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Sally Kristen Ride

Every day, children all over the world dream of becoming an astronaut and flying into space. At the age of 32, Sally Kristen Ride made that dream come true. Born on May 26, 1951, in Encino, California, Sally Kristin Ride was the eldest of two daughters born to Dale and Joyce Ride. Sally’s passion was tennis, for which she received a scholarship to Westlake School for Girls in Los Angeles. She graduated from high school in 1968 and pursued a career in professional tennis. After a grueling three months of practice, she decided she wasn’t good enough to become professional, so she quit. Ride enrolled at Stanford University where she received her B.A., B.S., and masters’ degrees by the time she was 27 years old. Interested in the study of astrophysics, Ride applied to NASA. Out of 8,000 applications, 35 people — including Ride — were accepted to the program. In 1977, Ride entered NASA to begin a training and evaluation period. She completed her training in August 1979, thus making her a candidate for future shuttle missions. During 1981 and 1982, Ride worked in Mission Control as a communications officer relaying radio messages to the second and third flights of the shuttle Columbia. Sally Ride While awaiting her turn to travel on the shuttle, Ride, along with a team of other experts, designed a robotic arm for shuttle crews to deploy and retrieve satellites. In 1982, Ride married fellow astronaut Alan Hawley; they divorced in 1987. In 1983, Ride boarded the Challenger STS-7 as a mission specialist. She was the first American woman astronaut in space. Her duties included testing the robot arm she helped design as well as assisting the shuttle pilot during ascent, and acting as a flight engineer. The mission lasted six days, and was responsible for deploying satellites for Canada and Indonesia. Ride's second mission was in 1984 aboard the shuttle STS 41-G, along with six other astronauts — the largest crew launched to date. Ride served as a mission specialist on that eight-day mission, which deployed the Earth Radiation Budget Satellite and conducted scientific observations of the earth with a large-format camera. Ride began training for her third mission during 1985 and 1986. When the shuttle Challenger exploded in space, her training was canceled. To help aid in the investigation of the disaster, Ride was appointed to the Presidential Commission on the Space Shuttle Challenger Accident. In 1986, when the investigation was over, Ride moved to NASA headquarters in Washington, D.C., and became the assistant to the NASA Administrator for Long-Range Planning. While in that capacity, Ride created the NASA Office of Exploration and prepared a report on the future of space programs, entitled Leadership and America’s Future in Space. That also was the year Ride published her first book, To Space and Back. In 1987, Ride retired from NASA and returned to California, where she accepted a science fellowship at the Center for International Security and Arms Control at Stanford University. She worked at Stanford for two years, then accepted the directorship of the California Space Institute. She also worked as a professor of physics at the University of California, San Diego. In June 1999 Ride became Executive Vice President and board member of space.com, a website dedicated to the space industry. In September 1999 she was named president of the company and served until September of 2000. When Ride left space.com, she created EarthKAM, which is an Internet-based NASA program designed for middle-school children. It allows students to shoot pictures of the earth and download them to their classrooms. Ride also founded an organization called Imaginary Lines, which provides support to young women who wish to study science, math and technology, through a project called the Sally Ride Club. Throughout her life, Ride has received several awards, including the Jefferson Award for Public Service and the Women’s Research and Education Institute’s American Woman Award. On June 21, 2003, Ride was inducted into the Astronaut Hall of Fame at Kennedy Space Center in Florida.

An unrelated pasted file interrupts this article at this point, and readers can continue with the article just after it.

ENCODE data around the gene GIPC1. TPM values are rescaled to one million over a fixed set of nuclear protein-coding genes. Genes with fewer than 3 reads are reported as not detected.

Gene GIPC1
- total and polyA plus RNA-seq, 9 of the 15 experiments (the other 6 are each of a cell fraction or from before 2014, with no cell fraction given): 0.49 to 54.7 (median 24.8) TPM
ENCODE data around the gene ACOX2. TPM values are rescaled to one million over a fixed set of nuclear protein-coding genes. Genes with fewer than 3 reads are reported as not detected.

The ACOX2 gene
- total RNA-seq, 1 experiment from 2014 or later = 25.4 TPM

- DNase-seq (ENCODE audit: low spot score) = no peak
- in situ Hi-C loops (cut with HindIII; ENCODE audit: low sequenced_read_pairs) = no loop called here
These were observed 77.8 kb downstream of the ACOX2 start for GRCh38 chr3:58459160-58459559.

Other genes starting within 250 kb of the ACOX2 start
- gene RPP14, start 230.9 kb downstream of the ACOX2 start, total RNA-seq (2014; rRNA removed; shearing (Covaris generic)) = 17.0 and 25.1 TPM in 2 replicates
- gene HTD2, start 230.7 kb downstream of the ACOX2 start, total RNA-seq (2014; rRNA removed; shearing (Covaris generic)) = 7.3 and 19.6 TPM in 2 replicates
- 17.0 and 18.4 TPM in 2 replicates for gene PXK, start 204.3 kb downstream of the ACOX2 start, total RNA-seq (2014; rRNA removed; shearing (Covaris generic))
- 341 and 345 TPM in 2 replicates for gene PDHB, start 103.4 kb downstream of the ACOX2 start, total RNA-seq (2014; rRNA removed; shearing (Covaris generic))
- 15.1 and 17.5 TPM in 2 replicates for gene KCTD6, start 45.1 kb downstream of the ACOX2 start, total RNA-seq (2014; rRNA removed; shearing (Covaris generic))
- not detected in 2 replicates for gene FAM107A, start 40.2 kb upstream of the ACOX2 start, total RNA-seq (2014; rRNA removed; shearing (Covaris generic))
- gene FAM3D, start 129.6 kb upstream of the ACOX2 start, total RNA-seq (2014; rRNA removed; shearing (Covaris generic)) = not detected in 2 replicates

For additional famous women, see Important and Famous Women in America.